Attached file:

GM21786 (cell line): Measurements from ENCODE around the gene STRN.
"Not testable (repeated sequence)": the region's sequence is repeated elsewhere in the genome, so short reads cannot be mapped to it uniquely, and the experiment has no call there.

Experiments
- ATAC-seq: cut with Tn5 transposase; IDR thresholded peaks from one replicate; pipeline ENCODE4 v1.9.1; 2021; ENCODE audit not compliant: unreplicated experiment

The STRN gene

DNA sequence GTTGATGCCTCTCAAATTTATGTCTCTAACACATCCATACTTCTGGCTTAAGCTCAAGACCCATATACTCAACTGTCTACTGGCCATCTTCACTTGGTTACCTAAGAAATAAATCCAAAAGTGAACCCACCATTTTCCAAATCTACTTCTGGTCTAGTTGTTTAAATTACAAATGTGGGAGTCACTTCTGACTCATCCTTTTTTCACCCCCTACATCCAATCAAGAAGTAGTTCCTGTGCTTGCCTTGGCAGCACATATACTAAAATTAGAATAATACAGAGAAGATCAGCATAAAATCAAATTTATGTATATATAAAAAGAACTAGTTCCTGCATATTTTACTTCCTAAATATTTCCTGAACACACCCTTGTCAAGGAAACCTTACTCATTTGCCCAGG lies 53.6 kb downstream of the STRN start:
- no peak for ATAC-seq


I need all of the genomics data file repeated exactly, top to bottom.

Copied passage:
GM21786 (cell line): Measurements from ENCODE around the gene STRN.
"Not testable (repeated sequence)": the region's sequence is repeated elsewhere in the genome, so short reads cannot be mapped to it uniquely, and the experiment has no call there.

Experiments
- ATAC-seq: cut with Tn5 transposase; IDR thresholded peaks from one replicate; pipeline ENCODE4 v1.9.1; 2021; ENCODE audit not compliant: unreplicated experiment

The STRN gene

DNA sequence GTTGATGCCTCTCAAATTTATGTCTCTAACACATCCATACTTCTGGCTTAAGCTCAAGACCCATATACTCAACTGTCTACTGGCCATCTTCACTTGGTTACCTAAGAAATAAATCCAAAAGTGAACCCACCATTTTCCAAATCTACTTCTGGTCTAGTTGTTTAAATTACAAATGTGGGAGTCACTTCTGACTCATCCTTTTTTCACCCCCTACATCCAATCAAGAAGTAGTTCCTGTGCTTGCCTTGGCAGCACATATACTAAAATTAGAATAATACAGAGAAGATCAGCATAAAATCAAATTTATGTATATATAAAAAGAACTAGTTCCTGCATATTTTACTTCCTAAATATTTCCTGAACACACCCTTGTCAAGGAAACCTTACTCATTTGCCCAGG lies 53.6 kb downstream of the STRN start:
- no peak for ATAC-seq